Through ancient Egyptian mythology, we can see the attempt of humankind to understand divine energy. Their gods and goddesses are symbols of cosmic forces in nature and in the mind. The ancient Egyptians believed that by acting and moving like these divine beings, they could develop their own dormant divine qualities, producing spiritual enlightenment. As these ancients practiced the postures, they saw themselves embodying the ideologies of the ruling deity of that posture. In other words, if they needed fertile land to grow crops, they would practice plough pose for Geb, god of the earth.
Sema is an Ancient Egyptian word and symbol meaning union. The hieroglyph symbol of Sema represented the union of two lungs at the trachea, symbolizing the union of the Higher and lower self. Recognizing balance of duality, like observing Yin and Yang, night and day, inhale and exhale, leads to the knowledge of the divine consciousness.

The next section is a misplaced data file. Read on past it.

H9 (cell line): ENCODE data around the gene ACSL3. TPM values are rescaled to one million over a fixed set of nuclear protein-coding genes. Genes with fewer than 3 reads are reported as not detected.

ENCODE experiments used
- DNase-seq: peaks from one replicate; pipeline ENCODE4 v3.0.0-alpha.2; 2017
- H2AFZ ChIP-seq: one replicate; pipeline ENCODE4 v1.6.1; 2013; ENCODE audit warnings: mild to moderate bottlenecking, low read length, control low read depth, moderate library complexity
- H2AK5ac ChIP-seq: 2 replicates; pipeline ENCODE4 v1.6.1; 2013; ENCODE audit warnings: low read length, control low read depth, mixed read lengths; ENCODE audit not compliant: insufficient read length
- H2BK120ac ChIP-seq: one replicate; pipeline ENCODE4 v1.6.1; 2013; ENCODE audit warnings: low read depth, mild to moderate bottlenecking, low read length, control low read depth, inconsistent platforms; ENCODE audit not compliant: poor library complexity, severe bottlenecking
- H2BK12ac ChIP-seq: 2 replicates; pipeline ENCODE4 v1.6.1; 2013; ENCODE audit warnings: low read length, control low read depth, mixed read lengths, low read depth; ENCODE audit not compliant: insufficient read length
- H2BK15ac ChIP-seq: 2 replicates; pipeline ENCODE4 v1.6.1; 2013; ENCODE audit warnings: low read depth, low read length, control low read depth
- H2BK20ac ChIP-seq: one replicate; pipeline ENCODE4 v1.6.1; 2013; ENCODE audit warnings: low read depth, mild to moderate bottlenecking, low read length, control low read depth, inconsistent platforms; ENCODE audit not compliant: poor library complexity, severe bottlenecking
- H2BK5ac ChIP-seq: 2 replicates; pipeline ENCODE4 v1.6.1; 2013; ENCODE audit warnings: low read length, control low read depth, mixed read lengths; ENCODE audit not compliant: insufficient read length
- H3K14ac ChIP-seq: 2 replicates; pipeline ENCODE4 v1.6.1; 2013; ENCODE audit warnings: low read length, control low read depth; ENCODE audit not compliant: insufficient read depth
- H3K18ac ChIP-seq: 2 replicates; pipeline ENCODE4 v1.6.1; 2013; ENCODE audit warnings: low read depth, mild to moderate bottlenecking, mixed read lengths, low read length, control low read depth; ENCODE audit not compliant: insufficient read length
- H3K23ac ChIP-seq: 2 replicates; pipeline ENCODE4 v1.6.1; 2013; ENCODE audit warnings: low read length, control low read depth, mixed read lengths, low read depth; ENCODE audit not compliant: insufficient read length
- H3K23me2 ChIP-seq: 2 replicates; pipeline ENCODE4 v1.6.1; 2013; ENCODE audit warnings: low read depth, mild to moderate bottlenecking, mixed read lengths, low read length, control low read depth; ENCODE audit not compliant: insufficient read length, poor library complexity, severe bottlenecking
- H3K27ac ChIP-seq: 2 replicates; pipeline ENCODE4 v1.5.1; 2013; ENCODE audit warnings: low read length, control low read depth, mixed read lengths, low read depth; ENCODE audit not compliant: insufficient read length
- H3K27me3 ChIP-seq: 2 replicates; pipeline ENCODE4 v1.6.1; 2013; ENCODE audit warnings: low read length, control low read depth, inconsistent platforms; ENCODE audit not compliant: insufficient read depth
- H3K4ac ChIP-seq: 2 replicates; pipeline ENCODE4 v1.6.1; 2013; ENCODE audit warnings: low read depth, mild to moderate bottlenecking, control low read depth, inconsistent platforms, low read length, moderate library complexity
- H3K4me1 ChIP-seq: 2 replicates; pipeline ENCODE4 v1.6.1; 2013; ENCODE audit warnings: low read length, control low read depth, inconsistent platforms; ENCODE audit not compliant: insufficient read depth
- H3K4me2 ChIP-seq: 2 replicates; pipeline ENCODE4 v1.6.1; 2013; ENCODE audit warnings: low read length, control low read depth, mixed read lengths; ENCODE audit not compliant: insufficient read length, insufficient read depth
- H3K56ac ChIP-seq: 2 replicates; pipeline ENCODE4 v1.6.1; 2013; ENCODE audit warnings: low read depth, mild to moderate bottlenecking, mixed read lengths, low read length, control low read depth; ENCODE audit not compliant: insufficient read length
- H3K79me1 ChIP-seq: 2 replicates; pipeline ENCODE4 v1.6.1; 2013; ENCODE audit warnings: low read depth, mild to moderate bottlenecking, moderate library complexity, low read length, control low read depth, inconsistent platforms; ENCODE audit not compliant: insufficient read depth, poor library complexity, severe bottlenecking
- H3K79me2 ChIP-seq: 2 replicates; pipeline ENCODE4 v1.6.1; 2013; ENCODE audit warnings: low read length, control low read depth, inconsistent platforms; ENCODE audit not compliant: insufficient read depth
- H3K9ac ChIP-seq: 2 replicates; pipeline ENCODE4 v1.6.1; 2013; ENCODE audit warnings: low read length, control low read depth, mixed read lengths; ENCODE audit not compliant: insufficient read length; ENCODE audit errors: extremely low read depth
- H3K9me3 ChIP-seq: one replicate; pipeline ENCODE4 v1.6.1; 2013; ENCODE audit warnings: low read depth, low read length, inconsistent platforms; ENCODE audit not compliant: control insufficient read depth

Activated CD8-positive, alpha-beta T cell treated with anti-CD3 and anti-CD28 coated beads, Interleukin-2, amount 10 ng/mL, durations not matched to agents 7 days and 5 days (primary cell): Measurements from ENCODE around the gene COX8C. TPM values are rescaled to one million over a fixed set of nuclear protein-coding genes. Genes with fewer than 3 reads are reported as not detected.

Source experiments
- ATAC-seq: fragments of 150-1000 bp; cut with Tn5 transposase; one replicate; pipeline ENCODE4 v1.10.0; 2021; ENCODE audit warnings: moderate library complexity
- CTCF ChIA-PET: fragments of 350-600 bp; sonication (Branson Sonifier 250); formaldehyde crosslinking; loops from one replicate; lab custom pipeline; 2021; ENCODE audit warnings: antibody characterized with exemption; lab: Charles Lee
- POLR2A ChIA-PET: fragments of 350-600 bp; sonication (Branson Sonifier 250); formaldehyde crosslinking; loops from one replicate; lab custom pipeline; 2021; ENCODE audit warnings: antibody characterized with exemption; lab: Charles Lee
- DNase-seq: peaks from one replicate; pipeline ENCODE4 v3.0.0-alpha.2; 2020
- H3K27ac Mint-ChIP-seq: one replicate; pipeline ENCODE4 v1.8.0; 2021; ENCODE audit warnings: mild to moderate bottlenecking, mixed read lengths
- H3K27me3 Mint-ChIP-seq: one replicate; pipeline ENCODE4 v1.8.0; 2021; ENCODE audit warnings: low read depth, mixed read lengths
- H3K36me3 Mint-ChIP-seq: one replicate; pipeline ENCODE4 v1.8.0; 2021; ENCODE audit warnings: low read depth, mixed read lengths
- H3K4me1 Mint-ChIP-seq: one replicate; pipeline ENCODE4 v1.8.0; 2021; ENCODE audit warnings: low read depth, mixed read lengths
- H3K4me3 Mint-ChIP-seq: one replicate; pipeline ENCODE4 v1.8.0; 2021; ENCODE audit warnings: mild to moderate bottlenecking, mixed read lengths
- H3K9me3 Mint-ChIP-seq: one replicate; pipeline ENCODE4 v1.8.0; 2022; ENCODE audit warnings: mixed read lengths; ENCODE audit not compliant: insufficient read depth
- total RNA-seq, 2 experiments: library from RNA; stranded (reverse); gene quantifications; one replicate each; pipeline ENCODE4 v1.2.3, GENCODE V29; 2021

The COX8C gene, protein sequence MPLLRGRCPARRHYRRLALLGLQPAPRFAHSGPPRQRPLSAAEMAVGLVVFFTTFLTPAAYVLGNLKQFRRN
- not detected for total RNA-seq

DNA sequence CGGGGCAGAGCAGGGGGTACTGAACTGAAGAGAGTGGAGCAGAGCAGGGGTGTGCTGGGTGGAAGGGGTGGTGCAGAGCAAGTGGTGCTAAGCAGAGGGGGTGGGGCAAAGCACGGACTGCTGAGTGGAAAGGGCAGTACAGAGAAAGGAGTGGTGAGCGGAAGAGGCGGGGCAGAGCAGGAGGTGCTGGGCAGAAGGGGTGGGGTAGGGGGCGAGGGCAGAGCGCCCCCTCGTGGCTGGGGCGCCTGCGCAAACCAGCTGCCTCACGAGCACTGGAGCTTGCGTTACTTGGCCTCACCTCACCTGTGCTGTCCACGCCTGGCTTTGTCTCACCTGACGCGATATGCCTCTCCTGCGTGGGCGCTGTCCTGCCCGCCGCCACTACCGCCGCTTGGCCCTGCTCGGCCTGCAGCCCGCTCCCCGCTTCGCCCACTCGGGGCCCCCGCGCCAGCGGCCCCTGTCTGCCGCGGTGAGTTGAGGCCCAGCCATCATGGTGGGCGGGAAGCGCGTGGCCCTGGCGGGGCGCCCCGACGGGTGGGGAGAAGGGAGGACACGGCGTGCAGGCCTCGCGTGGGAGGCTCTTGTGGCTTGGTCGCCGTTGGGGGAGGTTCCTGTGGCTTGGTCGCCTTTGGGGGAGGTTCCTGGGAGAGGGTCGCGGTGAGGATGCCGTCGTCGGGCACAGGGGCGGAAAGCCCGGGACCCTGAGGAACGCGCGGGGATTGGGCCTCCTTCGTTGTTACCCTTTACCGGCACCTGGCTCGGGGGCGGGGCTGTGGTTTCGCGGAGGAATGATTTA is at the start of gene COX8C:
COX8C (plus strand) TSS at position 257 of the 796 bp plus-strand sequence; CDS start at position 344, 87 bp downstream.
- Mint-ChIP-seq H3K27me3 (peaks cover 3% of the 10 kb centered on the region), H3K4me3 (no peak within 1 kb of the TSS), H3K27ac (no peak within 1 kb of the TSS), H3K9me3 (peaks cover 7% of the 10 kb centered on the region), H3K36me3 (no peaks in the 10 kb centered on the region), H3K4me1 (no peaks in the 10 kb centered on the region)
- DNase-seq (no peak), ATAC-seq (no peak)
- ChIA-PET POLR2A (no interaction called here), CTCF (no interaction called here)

The ancient Egyptian god, Asar, symbolized the Higher Self, the essence of all things and the very soul of every human being.
Over time, Divine has become limited in association with the human body due the lower self. The lower self feeds the desires of the mind where it experiences pain and pleasure in the world of time and space. In this way, it is the Ancient Egyptian god Set, as the force of our impulses and desires, that separates us from our higher intellect.
Instead of oneness and unity, we often see separateness which promotes egoistic (selfish) and violent behavior like greed, hatred, anger, lust and other human failings. In contemporary philosophy, we call this the ego. Learn more in my blog about our dark side.